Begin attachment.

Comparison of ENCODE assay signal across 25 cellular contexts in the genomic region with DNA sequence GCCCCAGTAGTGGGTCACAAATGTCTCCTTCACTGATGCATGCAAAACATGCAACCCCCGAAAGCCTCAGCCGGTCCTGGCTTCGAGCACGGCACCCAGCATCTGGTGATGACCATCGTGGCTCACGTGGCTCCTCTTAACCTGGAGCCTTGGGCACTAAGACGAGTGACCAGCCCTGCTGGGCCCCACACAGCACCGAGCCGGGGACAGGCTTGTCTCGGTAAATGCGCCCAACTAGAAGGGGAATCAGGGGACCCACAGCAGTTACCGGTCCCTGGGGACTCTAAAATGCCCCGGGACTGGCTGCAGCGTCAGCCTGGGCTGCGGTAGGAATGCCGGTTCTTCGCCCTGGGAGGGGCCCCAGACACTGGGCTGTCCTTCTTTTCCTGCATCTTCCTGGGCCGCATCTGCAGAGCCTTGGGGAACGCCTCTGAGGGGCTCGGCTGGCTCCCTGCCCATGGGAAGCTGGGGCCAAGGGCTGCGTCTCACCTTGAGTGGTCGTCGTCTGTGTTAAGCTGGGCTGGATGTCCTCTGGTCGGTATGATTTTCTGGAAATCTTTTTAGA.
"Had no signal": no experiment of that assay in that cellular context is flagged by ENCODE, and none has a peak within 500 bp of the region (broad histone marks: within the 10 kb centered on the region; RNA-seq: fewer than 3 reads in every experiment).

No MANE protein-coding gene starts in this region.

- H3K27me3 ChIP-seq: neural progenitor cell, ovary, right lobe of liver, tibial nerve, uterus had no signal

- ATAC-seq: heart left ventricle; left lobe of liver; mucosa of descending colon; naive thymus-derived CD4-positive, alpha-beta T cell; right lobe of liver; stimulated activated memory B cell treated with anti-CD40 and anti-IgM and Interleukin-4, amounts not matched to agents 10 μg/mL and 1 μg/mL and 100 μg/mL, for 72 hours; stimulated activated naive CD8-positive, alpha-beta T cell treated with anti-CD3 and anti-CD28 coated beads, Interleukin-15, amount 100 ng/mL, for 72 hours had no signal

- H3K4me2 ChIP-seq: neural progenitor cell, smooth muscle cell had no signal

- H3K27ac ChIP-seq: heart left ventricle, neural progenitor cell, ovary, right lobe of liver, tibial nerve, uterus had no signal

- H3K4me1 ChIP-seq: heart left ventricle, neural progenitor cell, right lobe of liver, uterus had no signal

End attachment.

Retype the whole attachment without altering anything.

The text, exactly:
Comparison of ENCODE assay signal across 25 cellular contexts in the genomic region with DNA sequence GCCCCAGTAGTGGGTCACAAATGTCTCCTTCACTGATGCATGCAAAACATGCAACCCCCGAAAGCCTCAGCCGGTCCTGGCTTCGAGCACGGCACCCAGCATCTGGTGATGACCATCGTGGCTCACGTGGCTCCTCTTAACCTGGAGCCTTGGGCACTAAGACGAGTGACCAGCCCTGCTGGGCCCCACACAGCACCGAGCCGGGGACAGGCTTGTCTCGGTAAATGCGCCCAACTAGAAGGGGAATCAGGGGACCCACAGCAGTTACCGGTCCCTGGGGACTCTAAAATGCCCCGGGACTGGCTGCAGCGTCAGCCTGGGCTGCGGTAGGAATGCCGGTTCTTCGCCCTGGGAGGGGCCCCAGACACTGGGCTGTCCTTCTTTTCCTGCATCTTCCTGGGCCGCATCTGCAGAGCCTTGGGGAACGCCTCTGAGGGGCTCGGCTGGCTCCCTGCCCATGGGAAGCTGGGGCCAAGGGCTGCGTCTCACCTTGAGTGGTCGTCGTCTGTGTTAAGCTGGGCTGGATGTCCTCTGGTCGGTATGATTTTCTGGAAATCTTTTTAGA.
"Had no signal": no experiment of that assay in that cellular context is flagged by ENCODE, and none has a peak within 500 bp of the region (broad histone marks: within the 10 kb centered on the region; RNA-seq: fewer than 3 reads in every experiment).

No MANE protein-coding gene starts in this region.

- H3K27me3 ChIP-seq: neural progenitor cell, ovary, right lobe of liver, tibial nerve, uterus had no signal

- ATAC-seq: heart left ventricle; left lobe of liver; mucosa of descending colon; naive thymus-derived CD4-positive, alpha-beta T cell; right lobe of liver; stimulated activated memory B cell treated with anti-CD40 and anti-IgM and Interleukin-4, amounts not matched to agents 10 μg/mL and 1 μg/mL and 100 μg/mL, for 72 hours; stimulated activated naive CD8-positive, alpha-beta T cell treated with anti-CD3 and anti-CD28 coated beads, Interleukin-15, amount 100 ng/mL, for 72 hours had no signal

- H3K4me2 ChIP-seq: neural progenitor cell, smooth muscle cell had no signal

- H3K27ac ChIP-seq: heart left ventricle, neural progenitor cell, ovary, right lobe of liver, tibial nerve, uterus had no signal

- H3K4me1 ChIP-seq: heart left ventricle, neural progenitor cell, right lobe of liver, uterus had no signal